8 Matching Annotations
  1. Nov 2019
    1. we believe that search companies may need to go to considerable trouble to separate user-generated from TMN-generated searches. Further, any such filtering efforts are likely to contain some number of false positives.
    1. Because they're more integrated and try to serialize an incomplete system (e.g. one with some kind of side effects: from browser/library/runtime versions to environment to database/API changes), they will tend to have high false-negatives (failing test for which the production code is actually fine and the test just needs to be changed). False negatives quickly erode the team's trust in a test to actually find bugs and instead come to be seen as a chore on a checklist they need to satisfy before they can move on to the next thing.
    1. I could rename toggle to handleButtonClick (and update the corresponding onClick reference). My test breaks despite this being a refactor.
    2. So finally I'm coming out with it and explaining why I never use shallow rendering and why I think nobody else should either. Here's my main assertion:With shallow rendering, I can refactor my component's implementation and my tests break. With shallow rendering, I can break my application and my tests say everything's still working.This is highly concerning to me because not only does it make testing frustrating, but it also lulls you into a false sense of security. The reason I write tests is to be confident that my application works and there are far better ways to do that than shallow rendering.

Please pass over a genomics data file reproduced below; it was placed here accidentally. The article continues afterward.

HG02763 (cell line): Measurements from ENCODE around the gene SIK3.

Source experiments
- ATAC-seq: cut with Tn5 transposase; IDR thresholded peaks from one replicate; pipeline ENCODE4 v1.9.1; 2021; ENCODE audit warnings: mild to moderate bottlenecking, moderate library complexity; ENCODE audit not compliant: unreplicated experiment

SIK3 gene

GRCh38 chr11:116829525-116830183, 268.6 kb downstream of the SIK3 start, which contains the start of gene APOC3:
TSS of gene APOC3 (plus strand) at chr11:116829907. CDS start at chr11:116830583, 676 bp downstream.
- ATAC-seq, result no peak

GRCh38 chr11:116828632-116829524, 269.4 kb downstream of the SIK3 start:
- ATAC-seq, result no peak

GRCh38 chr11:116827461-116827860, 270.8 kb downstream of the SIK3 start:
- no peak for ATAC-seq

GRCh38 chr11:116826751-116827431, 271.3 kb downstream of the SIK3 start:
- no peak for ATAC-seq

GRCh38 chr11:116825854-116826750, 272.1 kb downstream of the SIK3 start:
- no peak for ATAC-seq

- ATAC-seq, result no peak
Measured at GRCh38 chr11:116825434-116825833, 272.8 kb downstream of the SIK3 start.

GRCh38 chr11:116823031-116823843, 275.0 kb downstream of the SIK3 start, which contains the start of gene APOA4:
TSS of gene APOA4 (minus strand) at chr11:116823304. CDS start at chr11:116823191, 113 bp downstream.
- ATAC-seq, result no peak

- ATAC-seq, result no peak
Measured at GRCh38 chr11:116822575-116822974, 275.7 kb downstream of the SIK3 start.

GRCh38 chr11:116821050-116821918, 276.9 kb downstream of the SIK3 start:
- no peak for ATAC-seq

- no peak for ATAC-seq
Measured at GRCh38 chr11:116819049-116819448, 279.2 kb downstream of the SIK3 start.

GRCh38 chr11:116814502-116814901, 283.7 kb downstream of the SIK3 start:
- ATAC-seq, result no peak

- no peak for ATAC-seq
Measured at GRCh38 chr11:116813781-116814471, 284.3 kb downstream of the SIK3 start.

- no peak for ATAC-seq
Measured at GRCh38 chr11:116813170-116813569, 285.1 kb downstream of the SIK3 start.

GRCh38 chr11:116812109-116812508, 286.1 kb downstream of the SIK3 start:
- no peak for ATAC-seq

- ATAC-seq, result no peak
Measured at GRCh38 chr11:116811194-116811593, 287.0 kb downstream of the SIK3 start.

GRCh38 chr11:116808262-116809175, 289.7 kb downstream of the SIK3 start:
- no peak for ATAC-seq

1. Can break when you refactor application code. False negatives
    2. This is what's called a false negative. It means that we got a test failure, but it was because of a broken test, not broken app code.

      Actually, this is a false positive (also known as a false alarm): it indicates the presence of a condition (something is wrong with the behavior of the code), when in fact it is not present (nothing is wrong with the behavior).

      Unless you define the condition as "everything as fine", but that is not usually how these terms are used.

      Read https://en.wikipedia.org/wiki/False_positives_and_false_negatives.

    3. Why is testing implementation details bad?There are two distinct reasons that it's important to avoid testing implementation details. Tests which test implementation details:Can break when you refactor application code. False negativesMay not fail when you break application code. False positives